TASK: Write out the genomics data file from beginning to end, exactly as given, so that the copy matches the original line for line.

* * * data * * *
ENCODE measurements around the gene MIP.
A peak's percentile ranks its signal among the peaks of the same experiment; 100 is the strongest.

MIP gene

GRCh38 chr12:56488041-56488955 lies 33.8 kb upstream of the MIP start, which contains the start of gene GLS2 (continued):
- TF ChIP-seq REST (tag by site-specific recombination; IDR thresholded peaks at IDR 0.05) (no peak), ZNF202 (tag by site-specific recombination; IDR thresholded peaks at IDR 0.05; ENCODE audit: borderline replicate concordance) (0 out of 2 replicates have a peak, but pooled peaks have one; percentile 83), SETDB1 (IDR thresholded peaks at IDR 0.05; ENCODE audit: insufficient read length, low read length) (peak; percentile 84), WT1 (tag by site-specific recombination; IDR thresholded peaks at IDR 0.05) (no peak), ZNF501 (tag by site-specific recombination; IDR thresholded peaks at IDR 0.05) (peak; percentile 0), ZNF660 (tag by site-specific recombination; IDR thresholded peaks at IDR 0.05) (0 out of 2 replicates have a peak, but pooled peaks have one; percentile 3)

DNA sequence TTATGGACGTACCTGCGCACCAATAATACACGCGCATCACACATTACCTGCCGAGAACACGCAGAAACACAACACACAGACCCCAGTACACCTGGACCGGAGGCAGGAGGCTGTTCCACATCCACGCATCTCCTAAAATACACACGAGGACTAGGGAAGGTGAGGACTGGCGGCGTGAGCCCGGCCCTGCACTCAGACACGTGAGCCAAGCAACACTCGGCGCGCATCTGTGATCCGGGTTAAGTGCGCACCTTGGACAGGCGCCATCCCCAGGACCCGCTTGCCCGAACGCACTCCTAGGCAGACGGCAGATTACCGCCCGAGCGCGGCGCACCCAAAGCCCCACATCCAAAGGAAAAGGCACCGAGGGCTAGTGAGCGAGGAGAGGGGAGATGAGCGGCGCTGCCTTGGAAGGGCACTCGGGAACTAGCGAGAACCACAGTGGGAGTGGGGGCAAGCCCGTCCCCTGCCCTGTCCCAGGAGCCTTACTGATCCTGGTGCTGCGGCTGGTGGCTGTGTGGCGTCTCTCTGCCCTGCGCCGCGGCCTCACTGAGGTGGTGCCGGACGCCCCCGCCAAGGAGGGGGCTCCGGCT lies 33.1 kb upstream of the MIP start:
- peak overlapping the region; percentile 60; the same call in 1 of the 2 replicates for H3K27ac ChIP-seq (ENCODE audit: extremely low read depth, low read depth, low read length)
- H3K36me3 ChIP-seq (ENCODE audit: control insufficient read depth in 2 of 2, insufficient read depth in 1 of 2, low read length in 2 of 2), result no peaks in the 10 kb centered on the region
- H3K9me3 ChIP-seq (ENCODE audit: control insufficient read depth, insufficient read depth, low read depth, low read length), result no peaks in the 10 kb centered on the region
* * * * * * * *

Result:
ENCODE measurements around the gene MIP.
A peak's percentile ranks its signal among the peaks of the same experiment; 100 is the strongest.

MIP gene

GRCh38 chr12:56488041-56488955 lies 33.8 kb upstream of the MIP start, which contains the start of gene GLS2 (continued):
- TF ChIP-seq REST (tag by site-specific recombination; IDR thresholded peaks at IDR 0.05) (no peak), ZNF202 (tag by site-specific recombination; IDR thresholded peaks at IDR 0.05; ENCODE audit: borderline replicate concordance) (0 out of 2 replicates have a peak, but pooled peaks have one; percentile 83), SETDB1 (IDR thresholded peaks at IDR 0.05; ENCODE audit: insufficient read length, low read length) (peak; percentile 84), WT1 (tag by site-specific recombination; IDR thresholded peaks at IDR 0.05) (no peak), ZNF501 (tag by site-specific recombination; IDR thresholded peaks at IDR 0.05) (peak; percentile 0), ZNF660 (tag by site-specific recombination; IDR thresholded peaks at IDR 0.05) (0 out of 2 replicates have a peak, but pooled peaks have one; percentile 3)

DNA sequence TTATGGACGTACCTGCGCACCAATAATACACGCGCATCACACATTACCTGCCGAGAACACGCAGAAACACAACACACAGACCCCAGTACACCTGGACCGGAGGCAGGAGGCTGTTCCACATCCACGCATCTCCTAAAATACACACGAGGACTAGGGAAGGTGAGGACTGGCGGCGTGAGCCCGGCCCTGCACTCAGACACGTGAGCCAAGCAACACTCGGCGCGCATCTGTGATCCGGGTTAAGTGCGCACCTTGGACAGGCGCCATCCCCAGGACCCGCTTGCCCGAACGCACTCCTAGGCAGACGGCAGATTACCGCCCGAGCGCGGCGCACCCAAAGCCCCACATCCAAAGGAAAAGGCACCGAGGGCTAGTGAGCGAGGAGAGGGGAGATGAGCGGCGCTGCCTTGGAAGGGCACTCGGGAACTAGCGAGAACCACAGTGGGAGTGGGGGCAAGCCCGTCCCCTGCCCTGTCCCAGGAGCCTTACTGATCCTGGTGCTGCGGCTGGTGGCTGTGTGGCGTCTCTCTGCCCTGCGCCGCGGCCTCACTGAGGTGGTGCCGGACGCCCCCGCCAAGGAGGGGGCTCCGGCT lies 33.1 kb upstream of the MIP start:
- peak overlapping the region; percentile 60; the same call in 1 of the 2 replicates for H3K27ac ChIP-seq (ENCODE audit: extremely low read depth, low read depth, low read length)
- H3K36me3 ChIP-seq (ENCODE audit: control insufficient read depth in 2 of 2, insufficient read depth in 1 of 2, low read length in 2 of 2), result no peaks in the 10 kb centered on the region
- H3K9me3 ChIP-seq (ENCODE audit: control insufficient read depth, insufficient read depth, low read depth, low read length), result no peaks in the 10 kb centered on the region